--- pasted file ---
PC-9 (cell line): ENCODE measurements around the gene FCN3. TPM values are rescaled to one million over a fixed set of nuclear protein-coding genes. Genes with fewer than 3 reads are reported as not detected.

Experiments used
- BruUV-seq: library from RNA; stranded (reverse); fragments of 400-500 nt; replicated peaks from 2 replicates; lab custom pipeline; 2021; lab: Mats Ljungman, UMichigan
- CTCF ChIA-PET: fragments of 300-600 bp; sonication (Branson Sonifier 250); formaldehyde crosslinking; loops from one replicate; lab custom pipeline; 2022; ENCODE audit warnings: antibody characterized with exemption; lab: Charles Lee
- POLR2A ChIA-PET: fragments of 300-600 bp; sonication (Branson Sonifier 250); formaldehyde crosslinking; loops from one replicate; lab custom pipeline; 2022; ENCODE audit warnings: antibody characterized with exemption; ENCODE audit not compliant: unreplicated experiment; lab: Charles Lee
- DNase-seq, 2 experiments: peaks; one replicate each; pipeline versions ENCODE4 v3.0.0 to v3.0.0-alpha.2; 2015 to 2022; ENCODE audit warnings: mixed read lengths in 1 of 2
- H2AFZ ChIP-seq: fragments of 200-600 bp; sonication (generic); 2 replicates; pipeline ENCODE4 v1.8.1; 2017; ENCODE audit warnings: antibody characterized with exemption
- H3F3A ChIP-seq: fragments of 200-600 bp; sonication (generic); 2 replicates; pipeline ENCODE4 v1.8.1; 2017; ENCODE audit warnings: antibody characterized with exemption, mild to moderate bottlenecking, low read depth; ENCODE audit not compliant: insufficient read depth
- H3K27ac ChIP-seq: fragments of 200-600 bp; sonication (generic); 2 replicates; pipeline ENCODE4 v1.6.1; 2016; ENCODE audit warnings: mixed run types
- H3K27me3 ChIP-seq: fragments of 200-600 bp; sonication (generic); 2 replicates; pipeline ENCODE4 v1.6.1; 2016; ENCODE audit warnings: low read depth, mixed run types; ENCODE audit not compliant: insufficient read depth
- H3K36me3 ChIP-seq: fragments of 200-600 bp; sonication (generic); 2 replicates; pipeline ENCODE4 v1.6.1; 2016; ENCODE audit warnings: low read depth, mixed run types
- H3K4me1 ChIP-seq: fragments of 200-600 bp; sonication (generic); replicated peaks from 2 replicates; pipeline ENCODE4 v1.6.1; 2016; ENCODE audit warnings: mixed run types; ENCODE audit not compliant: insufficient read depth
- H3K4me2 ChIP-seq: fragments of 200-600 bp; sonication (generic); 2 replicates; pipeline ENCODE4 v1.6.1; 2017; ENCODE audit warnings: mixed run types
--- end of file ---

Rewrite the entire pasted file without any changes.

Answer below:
PC-9 (cell line): ENCODE measurements around the gene FCN3. TPM values are rescaled to one million over a fixed set of nuclear protein-coding genes. Genes with fewer than 3 reads are reported as not detected.

Experiments used
- BruUV-seq: library from RNA; stranded (reverse); fragments of 400-500 nt; replicated peaks from 2 replicates; lab custom pipeline; 2021; lab: Mats Ljungman, UMichigan
- CTCF ChIA-PET: fragments of 300-600 bp; sonication (Branson Sonifier 250); formaldehyde crosslinking; loops from one replicate; lab custom pipeline; 2022; ENCODE audit warnings: antibody characterized with exemption; lab: Charles Lee
- POLR2A ChIA-PET: fragments of 300-600 bp; sonication (Branson Sonifier 250); formaldehyde crosslinking; loops from one replicate; lab custom pipeline; 2022; ENCODE audit warnings: antibody characterized with exemption; ENCODE audit not compliant: unreplicated experiment; lab: Charles Lee
- DNase-seq, 2 experiments: peaks; one replicate each; pipeline versions ENCODE4 v3.0.0 to v3.0.0-alpha.2; 2015 to 2022; ENCODE audit warnings: mixed read lengths in 1 of 2
- H2AFZ ChIP-seq: fragments of 200-600 bp; sonication (generic); 2 replicates; pipeline ENCODE4 v1.8.1; 2017; ENCODE audit warnings: antibody characterized with exemption
- H3F3A ChIP-seq: fragments of 200-600 bp; sonication (generic); 2 replicates; pipeline ENCODE4 v1.8.1; 2017; ENCODE audit warnings: antibody characterized with exemption, mild to moderate bottlenecking, low read depth; ENCODE audit not compliant: insufficient read depth
- H3K27ac ChIP-seq: fragments of 200-600 bp; sonication (generic); 2 replicates; pipeline ENCODE4 v1.6.1; 2016; ENCODE audit warnings: mixed run types
- H3K27me3 ChIP-seq: fragments of 200-600 bp; sonication (generic); 2 replicates; pipeline ENCODE4 v1.6.1; 2016; ENCODE audit warnings: low read depth, mixed run types; ENCODE audit not compliant: insufficient read depth
- H3K36me3 ChIP-seq: fragments of 200-600 bp; sonication (generic); 2 replicates; pipeline ENCODE4 v1.6.1; 2016; ENCODE audit warnings: low read depth, mixed run types
- H3K4me1 ChIP-seq: fragments of 200-600 bp; sonication (generic); replicated peaks from 2 replicates; pipeline ENCODE4 v1.6.1; 2016; ENCODE audit warnings: mixed run types; ENCODE audit not compliant: insufficient read depth
- H3K4me2 ChIP-seq: fragments of 200-600 bp; sonication (generic); 2 replicates; pipeline ENCODE4 v1.6.1; 2017; ENCODE audit warnings: mixed run types